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KAISER WILHELM DER GROSSE II (Germany)

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KAISER WILHELM DER GROSSE II (Germany)

Postby D. v. Nieuwenhuijzen » Mon May 19, 2014 8:02 pm

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Port of registry: Flag of the German Empire.svg Bremen, Germany
Builder: Stettiner Vulcan, Stettin, #234, for the Norddeutscher Lloyd, Bremen (NDL)
Laid down:1896, Launched:4 May 1897, Maiden voyage:19 September 1897
Passenger ship, Gt:14,349, 24,300 tons displacement, Length:197,64m. Beam:20,13m. Depth:11,88m. 14 boilers, 2-4 cyl. triple expansion reciprocating engines:33,000 ihp. (25,000 kW.) 2 propellers, 22.5 kn 1,506 passengers, crew:488.
Armament:(in World War 1) 6 x 105 mm. (4.1') guns; 2 x 37 mm. (1.5') guns.
The KAISER WILHELM DER GROSSE was a German transatlantic ocean liner named after Wilhelm I, German Emperor, the first ruler of united Germany. Constructed in Stettin for the North German Lloyd (NDL), she entered service in 1897 and was the first liner to have four funnels. The first of four sister ships built between 1903 and 1907 by NDL (the others being SS KRONPRINZ WILHELM, the SS KAISER WILHELM II and the SS KRONPRINZESSIN CECILE, she marked the beginning of a huge change in the way maritime supremacy was demonstrated in Europe at the beginning of the 20th century.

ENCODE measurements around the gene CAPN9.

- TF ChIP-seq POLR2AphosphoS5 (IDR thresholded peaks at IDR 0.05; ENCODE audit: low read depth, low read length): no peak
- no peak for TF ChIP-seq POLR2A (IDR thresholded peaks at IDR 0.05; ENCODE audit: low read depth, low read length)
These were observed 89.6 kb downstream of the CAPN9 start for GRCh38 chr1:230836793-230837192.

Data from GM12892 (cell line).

The ship began a new era in ocean travel and the novelty of having four funnels was quickly associated with size, strength, speed and above all luxury. Quickly established on the Atlantic, she gained the Blue Riband for Germany, a notable prize for the quickest trip from Europe to America which had been previously dominated by the British. In 1900, she was involved in a fire in the port of New York which resulted in several deaths. She was also the victim of a naval ram in the French port of Cherbourg in 1906. With the advent of her sister ships, she was then converted to an all third class ship to take advantage of the lucrative immigrant market travelling to the United States.
Converted into an auxiliary cruiser during World War I, she was given orders to capture and destroy enemy ships within the first months of the war. Relatively successful, she destroyed several enemy ships before eventually being destroyed in the Battle of Río de Oro in August 1914, the first month of the war, by the British cruiser HMS HIGHFLYER. Her wreck was rediscovered in 1952 and then dismantled.
(Paraguay 1986, 3 G. StG.not) Internet.
D. v. Nieuwenhuijzen
 
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